The Square Circuit

Academia, parenthood, living in a bankrupt city, and what I read in the process.

Tuesday, January 23, 2007


Lawrence Wright's THE LOOMING TOWER made most of the "Best Books of 2006" lists, although much of his book consists of material that's available elsewhere. What I suppose made so many book critics swoon over it was that it gave audiences a history of al-Qaeda that undercut the oversimplified understanding of the group that intellectuals assume MOST AMERICANS have (viz. that they are a bunch of evildoers, motivated by nothing more complex than maleficience, who seek, bogeyman-like, to hunt and haunt us time without end). Instead, THE LOOMING TOWER contextualizes the anger of al-Qaeda, arguing that most of it came from Egypt and not the American presence in Saudi Arabia as many assume. The book's great strength is its narrative, which I'm not the first one to say; it doesn't read like academic history, and actually doesn't have any pretensions to be academic history, but I did come to distrust Wright a little way into it. Although certainly the influence of Sayyid Qutb and the Muslim Brotherhood in Egypt was strong in the initial formulation of al-Qaeda, I've read other accounts of the group's philosophy that stresses other strains of radical Islamism. Wright, writing as a narrative historian, tends not to even deal with those. I'd like to hear more about how he came to the judgment that the Egyptian radicals were THE philosophical fathers (through Zawahiri) of al-Qaeda.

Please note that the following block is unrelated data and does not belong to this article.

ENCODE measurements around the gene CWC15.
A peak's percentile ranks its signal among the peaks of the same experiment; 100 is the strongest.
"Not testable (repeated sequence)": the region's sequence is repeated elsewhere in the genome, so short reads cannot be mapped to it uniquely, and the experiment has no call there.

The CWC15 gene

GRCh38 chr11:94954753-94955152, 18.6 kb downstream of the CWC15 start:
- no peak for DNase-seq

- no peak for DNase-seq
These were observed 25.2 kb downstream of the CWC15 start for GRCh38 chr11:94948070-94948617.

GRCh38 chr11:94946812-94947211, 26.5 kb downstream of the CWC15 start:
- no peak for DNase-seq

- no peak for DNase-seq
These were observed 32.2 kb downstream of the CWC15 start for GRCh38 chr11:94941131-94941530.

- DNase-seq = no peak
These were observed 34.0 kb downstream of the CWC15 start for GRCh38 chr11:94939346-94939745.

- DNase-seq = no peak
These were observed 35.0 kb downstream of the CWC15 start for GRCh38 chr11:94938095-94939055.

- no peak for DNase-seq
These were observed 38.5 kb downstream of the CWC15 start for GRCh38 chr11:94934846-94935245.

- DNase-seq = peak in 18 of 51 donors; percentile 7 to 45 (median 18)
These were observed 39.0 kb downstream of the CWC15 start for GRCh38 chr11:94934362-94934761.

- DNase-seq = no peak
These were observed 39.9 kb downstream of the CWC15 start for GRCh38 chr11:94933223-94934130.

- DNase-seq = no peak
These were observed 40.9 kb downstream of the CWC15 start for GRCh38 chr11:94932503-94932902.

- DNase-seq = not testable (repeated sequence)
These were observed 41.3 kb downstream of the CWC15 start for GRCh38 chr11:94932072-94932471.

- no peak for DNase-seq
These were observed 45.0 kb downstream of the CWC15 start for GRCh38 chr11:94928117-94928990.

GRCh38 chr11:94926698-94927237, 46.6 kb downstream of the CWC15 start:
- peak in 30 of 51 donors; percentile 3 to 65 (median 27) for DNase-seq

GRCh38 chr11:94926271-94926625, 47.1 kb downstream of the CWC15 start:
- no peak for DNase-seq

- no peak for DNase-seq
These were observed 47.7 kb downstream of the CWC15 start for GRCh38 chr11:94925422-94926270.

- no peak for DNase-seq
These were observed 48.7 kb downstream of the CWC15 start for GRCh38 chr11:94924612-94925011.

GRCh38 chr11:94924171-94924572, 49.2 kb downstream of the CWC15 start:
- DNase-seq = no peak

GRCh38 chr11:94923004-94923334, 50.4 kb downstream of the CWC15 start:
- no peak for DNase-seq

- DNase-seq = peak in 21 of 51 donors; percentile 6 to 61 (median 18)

Because I managed to get a lot of reading in last summer and even in the fall term, I realized that I read more of critics' "top 10" than in almost any recent year. My evaluations:

THE EMPEROR'S CHILDREN: ummm, fair. The plot a little contrived, the characters well-constructed but a little unaware (as is the author?) of the level of privilege they take for granted, the style really really irritating.

THE OMNIVORE'S DILEMMA: great. Read it. Clever conceit, clear writing, vivid.

THE PLACES IN BETWEEN (Rory Smith): Fascinating, but I've actually read a better book on the same topic (travelling on foot through Taliban and post-Taliban Afghanistan).

THE ROAD (Cormac McCarthy): next to the bed, waiting.

AGAINST THE DAY (Pynchon): ditto.



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